While the drag racing season is in full swing, Landspeed racers like Keith and Craig Black of Stanton, California are in the middle of a thrash to make the first S.C.T.A. event of the season in May on El Mirage’s dry lake.
We’ve been following the the Black Racing Team since last year and after a disappointing engine failure at the last meet, they are currently gearing up both of their Landspeed entries to break records in 2014. Their Streamliner is in the process of getting a 496 ci big-block Ford by Rapp Racing in Huntington Beach, California, but what we’re really interested in is lurking right behind it.
For the past five years, a 1990 Mustang LX coupe has been the Black Brothers’ weapon of choice in the quest for speed on the dirt and salt flats of California. The Blacks run in the Modified category (Un-blown Gas Altered) with a B series engine (B/GALT). The different classes are separated by engine cubic inch, for example a 427 is a B engine, whereas 440 ci and larger get into the A and AA categories. The record to beat in their class is currently 204.978 mph set by the LaBine & Rowe team back in 2002. So far, the home-built Mustang has run a best of 184.98 mph, but with a new, higher compression small-block Ford engine, the record is dead-set in their sights.
The dry lake entry is an interesting culmination of parts that include an ex-Robbie Gordon Baja chase van engine, a gifted Mustang LX, and what we thought was really amazing; a stock-internal T-5 Tremec transmission the team ran for the past five seasons, which held up just fine with a Hurst bellhousing Centerforce clutch and Tilton Engineering hydraulic clutch cylinder.We are accustomed to seeing Fox body Mustangs set up for drag racing, however, this one is set up a little differently. It features chassis modifications you can only see on this type of ultimate-speed hot rod, such as a raised floor (6-inches), lack of front brakes, and super-long, outward-pointed struts that are designed to keep the wheels pointed straight at all times. The brothers were able to design the cage, front suspension geometry and steering with the help of fellow Landspeed racer Dave Cox and Dale and Dave’s Frame and Alignment in Huntington Beach, California.
The stroked Windsor under the cowl of the Mustang used to power Keith’s daily-driven hot rod Ford Van, that is, until he decided to go racing. Components include a stock block, Edelbrock Victor Jr. cylinder heads, RPM crank and rods, and a cam with about 0.600 lift and 240 degrees of duration at .050. The basic combination was guestimated to make around 500 hp. We are speaking in the past tense about this engine because at the last race of the season, the cast crank they were using finally gave up, so a high-compression engine is currently in the works at Black Racing. Upgrades include 14:1 compression pistons, port-work to the intake and heads, and a larger camshaft that should push power levels to the 650 range. Behind the engine is a Tremec T-5 trans equipped with a SFi bellhousing, Tilton hydraulic throwout bearing, and Centerforce Dual Friction clutch. The rear end is a 9-inch with 3.23 gears and an Eaton TruTrac posi.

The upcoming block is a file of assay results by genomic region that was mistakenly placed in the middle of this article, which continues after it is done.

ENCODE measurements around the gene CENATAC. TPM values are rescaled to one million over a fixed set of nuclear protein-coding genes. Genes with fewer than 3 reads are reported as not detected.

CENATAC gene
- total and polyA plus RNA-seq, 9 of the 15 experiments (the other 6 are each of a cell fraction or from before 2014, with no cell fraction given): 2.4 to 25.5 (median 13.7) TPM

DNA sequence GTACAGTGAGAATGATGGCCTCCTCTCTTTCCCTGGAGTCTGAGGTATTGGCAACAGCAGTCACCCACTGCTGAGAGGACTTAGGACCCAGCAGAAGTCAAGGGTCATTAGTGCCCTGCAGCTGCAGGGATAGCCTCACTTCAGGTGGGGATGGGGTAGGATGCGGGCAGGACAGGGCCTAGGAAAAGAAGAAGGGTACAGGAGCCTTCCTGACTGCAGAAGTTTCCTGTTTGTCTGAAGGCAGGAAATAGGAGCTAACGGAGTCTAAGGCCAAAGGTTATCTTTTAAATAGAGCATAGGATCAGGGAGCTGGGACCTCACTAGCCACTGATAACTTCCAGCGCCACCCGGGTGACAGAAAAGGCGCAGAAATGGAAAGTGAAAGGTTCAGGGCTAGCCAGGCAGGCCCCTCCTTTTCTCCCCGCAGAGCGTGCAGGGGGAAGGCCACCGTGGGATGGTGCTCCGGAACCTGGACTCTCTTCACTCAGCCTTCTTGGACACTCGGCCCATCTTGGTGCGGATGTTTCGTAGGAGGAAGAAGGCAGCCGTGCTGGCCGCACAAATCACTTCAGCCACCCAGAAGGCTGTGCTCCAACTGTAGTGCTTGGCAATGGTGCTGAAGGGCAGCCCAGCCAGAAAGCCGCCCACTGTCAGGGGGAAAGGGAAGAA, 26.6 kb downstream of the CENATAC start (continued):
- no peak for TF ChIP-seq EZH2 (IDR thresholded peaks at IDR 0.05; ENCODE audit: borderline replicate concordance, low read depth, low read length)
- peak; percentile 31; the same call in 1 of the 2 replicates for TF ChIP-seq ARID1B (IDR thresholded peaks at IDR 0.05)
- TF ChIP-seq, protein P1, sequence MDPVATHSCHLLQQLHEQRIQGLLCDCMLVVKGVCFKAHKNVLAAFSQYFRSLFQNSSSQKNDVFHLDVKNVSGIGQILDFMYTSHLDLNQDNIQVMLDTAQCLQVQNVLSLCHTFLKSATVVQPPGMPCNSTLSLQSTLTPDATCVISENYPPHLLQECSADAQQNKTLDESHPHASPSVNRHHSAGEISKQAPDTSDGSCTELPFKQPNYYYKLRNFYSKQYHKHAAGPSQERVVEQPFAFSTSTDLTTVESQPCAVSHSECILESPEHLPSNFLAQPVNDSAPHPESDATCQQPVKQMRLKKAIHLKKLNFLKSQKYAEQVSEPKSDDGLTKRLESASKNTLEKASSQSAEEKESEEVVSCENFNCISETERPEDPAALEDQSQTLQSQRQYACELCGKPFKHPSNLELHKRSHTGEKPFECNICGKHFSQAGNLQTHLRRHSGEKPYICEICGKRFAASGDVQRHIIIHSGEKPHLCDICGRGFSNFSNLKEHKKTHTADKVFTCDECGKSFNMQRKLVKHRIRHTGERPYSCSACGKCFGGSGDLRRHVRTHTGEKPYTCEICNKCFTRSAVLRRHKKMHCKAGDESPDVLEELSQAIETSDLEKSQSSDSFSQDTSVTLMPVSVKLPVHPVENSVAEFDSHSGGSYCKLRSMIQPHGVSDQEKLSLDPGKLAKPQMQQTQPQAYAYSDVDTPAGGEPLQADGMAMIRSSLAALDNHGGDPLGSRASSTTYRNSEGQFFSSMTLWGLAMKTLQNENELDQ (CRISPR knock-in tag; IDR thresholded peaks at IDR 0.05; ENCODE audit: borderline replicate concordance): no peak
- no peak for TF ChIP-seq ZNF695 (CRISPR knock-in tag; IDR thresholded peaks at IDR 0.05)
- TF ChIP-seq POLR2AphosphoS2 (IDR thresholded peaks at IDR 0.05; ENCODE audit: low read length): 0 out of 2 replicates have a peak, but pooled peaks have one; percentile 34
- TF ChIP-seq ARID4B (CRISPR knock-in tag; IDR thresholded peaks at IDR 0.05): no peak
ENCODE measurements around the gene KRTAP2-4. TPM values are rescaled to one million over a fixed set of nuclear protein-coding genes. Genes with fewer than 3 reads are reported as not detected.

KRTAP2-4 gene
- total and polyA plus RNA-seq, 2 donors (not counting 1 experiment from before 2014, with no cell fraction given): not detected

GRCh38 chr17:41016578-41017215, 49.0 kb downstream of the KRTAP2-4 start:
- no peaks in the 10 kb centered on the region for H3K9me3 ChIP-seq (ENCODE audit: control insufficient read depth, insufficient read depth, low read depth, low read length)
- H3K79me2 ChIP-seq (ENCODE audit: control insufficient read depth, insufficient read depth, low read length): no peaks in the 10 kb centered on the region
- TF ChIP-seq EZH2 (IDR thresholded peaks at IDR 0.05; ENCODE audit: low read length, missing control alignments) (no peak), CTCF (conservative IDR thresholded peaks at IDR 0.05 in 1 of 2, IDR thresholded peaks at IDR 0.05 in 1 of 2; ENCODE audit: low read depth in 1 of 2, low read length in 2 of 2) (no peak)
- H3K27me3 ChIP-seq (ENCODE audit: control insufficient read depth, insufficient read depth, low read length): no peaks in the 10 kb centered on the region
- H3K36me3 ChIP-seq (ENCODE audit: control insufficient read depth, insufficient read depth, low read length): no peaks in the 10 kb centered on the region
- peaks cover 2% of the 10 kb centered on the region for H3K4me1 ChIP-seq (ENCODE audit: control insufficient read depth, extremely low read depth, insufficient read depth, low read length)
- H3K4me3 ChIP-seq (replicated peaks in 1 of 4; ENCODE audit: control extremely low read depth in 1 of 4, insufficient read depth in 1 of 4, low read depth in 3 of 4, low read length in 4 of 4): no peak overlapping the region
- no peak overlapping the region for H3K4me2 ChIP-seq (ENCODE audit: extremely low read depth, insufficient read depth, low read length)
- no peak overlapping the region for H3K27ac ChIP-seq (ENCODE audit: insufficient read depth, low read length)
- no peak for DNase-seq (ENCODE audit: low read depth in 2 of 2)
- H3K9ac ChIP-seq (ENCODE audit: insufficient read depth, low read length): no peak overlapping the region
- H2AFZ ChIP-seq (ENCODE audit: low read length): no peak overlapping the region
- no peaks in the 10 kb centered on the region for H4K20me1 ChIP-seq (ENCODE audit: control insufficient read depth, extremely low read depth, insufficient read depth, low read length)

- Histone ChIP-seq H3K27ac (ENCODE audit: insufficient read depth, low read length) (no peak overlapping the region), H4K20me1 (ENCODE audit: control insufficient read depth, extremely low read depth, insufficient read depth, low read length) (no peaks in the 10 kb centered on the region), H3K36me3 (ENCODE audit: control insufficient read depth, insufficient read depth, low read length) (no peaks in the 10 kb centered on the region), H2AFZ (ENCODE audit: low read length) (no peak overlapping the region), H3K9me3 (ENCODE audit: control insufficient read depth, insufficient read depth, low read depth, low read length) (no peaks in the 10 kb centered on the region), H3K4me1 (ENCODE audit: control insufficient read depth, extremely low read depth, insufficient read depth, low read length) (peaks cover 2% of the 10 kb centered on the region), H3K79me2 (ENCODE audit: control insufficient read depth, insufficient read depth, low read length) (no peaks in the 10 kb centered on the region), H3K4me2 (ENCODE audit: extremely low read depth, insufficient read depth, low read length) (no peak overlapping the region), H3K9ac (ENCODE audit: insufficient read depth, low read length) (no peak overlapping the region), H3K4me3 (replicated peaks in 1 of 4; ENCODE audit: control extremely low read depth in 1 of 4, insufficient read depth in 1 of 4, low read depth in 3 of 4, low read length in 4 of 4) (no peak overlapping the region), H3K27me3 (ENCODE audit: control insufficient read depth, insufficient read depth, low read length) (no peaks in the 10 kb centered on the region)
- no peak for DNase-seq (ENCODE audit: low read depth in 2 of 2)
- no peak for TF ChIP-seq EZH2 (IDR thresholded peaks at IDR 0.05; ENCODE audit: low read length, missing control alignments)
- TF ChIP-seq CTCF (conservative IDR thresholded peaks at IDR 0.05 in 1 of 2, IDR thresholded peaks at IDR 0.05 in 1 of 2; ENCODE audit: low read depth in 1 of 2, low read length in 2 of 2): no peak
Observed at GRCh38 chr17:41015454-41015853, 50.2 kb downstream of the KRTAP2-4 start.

The most impressive part of this car is the chassis work, which was all done at Keith’s home. To get the car as low as possible, the stock floor was raised 6-inches and customized suspension pieces were used to align the steering rack. Unlike drag racing where you want your car as light as possible, this car has added weight to keep it planted to salt at top speeds. Other details include a mild steel cage, fire system, and dual batteries.
The exterior of the Mustang includes a 4-inch fiberglass cowl from Harwood, custom made aluminum rear spoiler with sill plates, and Lexan windows. The Lexan windows are actually mandated in the S.C.T.A. rule book; they are for safety, not weight reduction. The military green accents you see on this car was part of a war plane scheme the brothers wanted to go with, but since their Streamliner was already black, they chose to paint the Mustang to match.
Brakes & Suspension
The Mustang stops via rear brakes and a parachute, no front brakes. The K-member, steering spindle, and control arms were all modified to fit the Black’s specifications. A mechanical limiter attached to the control arm holds the front end down during acceleration. Eibach coilovers are bolted up at each corner.
Inside the Dirt Fox is a mild steel cage that wraps around the driver. A fabricated transmission tunnel houses a Tremec T-5, while a pivoting steering wheel and AutoMeter gauges sit in plain view. A Kirkey Racing seat and Deist harnesses keeps the driver secured during high mph blasts down the lake bed.
This season, the Black brothers lowered their engine’s cubic inch to 418 ci, which means they will be competing to the class B record in GALT at El Mirage. Although this record has yet to be claimed, the brothers will need to get the Mustang to run 205 mph to stake their claim. Will their all-new small-block have the balls to push this dirt Fox past the 200 mark? We will find out in May.